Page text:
On February 13, 2013, the IRS issued its “Fiscal Year 2012 Report to the Congress on the Use of Section 7623,” as required by The Tax Relief and Health Care Act of 2006 (Act).  The Act was established “to encourage people with knowledge of significant tax noncompliance to provide that information to the IRS.”

The IRS is generally required to “pay awards if information an individual provides substantially contributes to the collection of tax, penalties, interest, and other amounts when the amounts in dispute are more than $2,000,000.”  The percentage awarded depends on the proceeds actually collected.  Whistleblowers may also qualify for awards for information regarding significant tax non-compliance for “taxpayer[s] whose gross income exceeds $200,000 for at least one of the tax years in question.”

In FY 2012, the IRS received 332 whistleblower submissions and established 671 prima facie cases, i.e., cases that appeared to meet the $2,000,000 threshold for significant acts of tax non-compliance.  Though an increase from the 314 submissions that the IRS received in 2011, the number of claims in FY 2012 falls well below the 2009 high of 472 submissions.  Further, the IRS issued a record $125.4M in awards in FY 2012 to whistleblowers who provided evidence of tax non-compliance.  In addition, the program resulted in $592.5M in unpaid taxes and penalties–a substantial increase from the $48M collected in 2011.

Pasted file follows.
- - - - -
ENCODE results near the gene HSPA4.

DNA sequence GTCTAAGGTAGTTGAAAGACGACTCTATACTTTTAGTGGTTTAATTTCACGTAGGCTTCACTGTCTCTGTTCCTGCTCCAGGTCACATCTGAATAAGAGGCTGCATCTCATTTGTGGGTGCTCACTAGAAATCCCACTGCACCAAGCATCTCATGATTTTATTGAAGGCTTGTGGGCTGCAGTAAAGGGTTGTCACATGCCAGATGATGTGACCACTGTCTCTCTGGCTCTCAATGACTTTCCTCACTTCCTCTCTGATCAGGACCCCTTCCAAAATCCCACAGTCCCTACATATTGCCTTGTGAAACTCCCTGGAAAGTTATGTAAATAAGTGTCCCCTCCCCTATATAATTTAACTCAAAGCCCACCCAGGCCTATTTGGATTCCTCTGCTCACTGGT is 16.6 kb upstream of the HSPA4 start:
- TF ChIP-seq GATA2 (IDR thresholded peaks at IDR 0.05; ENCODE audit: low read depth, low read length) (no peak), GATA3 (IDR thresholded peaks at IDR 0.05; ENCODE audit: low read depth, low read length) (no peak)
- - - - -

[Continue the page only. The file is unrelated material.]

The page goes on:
Query whether the IRS can maintain this level of collections.  But the figures the IRS posted should lead employers to anticipate increased whistleblower actions.